Breaking News
More () »

'I'm really thankful': Tiny home pods help Portlanders facing homelessness

The city is paying for dozens of new tiny homes to replace tents in three emergency outdoor shelters that opened last spring.

PORTLAND, Oregon — As winter nears, many facing homelessness in Portland will soon get access to new, temporary housing in the form of tiny homes. Crews began construction on the first pod in Old Town on Monday, where Brian Hall will live.

“You could look at someone on the street and think that they're not trying,” said Hall. “But you don't understand that they might have just recently lost a job or recently couldn't afford their place anymore.”

Hall's story starts in Las Vegas. There he worked in a casino but lost that job due to the pandemic. Hall came to Oregon for work, which didn't pan out.

“I was staying in a hotel room, couldn't afford it anymore and ended up on the street,” he said.

While living in a tent, Hall, like so many others, was cold, damp and worried. Not just about catching COVID-19 and theft, but about how he'd get out of the cycle of homelessness and back indoors.

"Knowing you can sleep with peace of mind, there are no words I can use to describe it,” said Hall. “You can actually sleep and focus on your day tomorrow and get your things done that you need to do to help you get off the street.”

Hall is hoping for all of that when he moves into one of 40 new, temporary, outdoor shelters going up near Northwest 5th Avenue and Glisan Street. They'll replace tents that have been set up in the outdoor emergency shelter that opened last spring. Construction on tiny homes within two other outdoor shelters, both on Southeast Water Avenue, is scheduled to begin in early December.

The shelters are operated by the city and county's Joint Office of Homeless Services. Each temporary home will provide between 64 and 100 square feet of space and bunk beds. They're equipped with heat, electricity, a locked door and will cost the city around $6,000 for each. The pod communities offer transitional support, meals, drinking water and bathroom facilities.

"Thank you to the Joint Office, Multnomah County and our nonprofit partners for working together to provide our most vulnerable neighbors with compassionate, warm, dry and safe spaces during the cold winter and spring months," said Portland Mayor Ted Wheeler, in a statement. "The structures being built at our emergency outdoor shelters will help our unhoused community members transition into a life of stability."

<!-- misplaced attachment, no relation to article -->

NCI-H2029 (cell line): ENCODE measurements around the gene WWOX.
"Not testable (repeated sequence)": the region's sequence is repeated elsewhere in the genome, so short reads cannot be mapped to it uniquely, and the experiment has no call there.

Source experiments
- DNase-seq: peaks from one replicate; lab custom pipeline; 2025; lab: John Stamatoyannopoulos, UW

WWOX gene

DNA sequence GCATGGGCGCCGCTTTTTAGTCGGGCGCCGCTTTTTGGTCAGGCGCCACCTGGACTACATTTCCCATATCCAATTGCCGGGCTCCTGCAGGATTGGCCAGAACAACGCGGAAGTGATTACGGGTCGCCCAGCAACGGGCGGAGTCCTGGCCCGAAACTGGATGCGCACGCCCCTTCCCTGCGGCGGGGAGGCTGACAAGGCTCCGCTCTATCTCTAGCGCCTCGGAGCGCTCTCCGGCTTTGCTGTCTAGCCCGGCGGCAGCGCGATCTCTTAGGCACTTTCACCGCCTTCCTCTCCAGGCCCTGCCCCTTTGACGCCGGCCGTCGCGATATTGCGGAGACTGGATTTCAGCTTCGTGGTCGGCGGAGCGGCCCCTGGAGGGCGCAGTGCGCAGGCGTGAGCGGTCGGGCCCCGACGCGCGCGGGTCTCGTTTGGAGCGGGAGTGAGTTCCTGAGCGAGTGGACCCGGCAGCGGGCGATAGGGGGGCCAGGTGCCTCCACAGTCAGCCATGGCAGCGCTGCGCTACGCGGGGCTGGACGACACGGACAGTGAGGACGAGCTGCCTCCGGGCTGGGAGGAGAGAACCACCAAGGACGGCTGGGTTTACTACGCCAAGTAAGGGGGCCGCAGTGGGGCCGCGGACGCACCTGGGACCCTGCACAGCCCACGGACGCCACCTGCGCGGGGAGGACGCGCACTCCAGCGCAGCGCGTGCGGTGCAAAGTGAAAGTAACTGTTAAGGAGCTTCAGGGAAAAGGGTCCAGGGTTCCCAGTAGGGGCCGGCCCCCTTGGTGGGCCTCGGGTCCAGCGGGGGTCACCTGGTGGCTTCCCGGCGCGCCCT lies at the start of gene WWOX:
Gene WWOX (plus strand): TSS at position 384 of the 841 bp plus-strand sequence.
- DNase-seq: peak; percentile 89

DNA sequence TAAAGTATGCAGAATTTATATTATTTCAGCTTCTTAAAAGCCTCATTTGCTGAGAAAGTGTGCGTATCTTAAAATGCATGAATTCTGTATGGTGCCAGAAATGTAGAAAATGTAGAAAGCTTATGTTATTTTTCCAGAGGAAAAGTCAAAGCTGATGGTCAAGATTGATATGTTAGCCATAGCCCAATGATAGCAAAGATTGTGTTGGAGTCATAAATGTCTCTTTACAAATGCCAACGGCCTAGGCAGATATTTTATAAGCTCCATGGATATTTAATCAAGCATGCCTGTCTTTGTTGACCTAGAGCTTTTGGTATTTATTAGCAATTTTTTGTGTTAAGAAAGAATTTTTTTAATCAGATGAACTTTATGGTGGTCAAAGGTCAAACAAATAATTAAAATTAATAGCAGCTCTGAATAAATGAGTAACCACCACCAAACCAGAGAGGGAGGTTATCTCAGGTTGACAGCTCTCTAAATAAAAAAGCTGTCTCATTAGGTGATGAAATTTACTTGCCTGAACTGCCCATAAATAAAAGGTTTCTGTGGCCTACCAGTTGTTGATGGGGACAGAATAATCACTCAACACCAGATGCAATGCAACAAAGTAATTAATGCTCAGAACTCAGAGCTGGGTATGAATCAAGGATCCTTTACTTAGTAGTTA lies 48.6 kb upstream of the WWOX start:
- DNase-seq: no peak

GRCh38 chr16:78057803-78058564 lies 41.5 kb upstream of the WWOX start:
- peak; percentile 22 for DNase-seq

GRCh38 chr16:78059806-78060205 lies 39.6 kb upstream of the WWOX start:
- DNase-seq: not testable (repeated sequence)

The shelters are manufactured by Pallet, an Everett-based company.

“This is meant to be something that anybody can get into,” said Pallet founder and CEO, Amy King. “We want people to be living in a better situation than they are, now.”

King said Pallet also employs people exiting the justice system, recovering from addiction and transitioning out of homelessness, themselves. 

"We teach them construction trades, we also use them to produce these units and they were the ones to help us finalize this design from their lived experience,” said King. “They told us this was what would make a difference for them in lieu of living in tents or out on the streets.”

By next month, King said pallet will have deployed 1,500 beds across the country. Watching the pod in Old Town go up was extra meaningful for her.

“I grew up here in Portland,” said King. “When I drove into town today I was shocked by how many people are out on the streets in tents, but Seattle's the same, L.A.'s the same, we're seeing this in cities across the country.”

The hope is that these homes and communities will help transition residents into permanent housing. For Brian Hall, it makes him believe that this is not the end of his story.

“I'm really thankful,” said Hall.


Before You Leave, Check This Out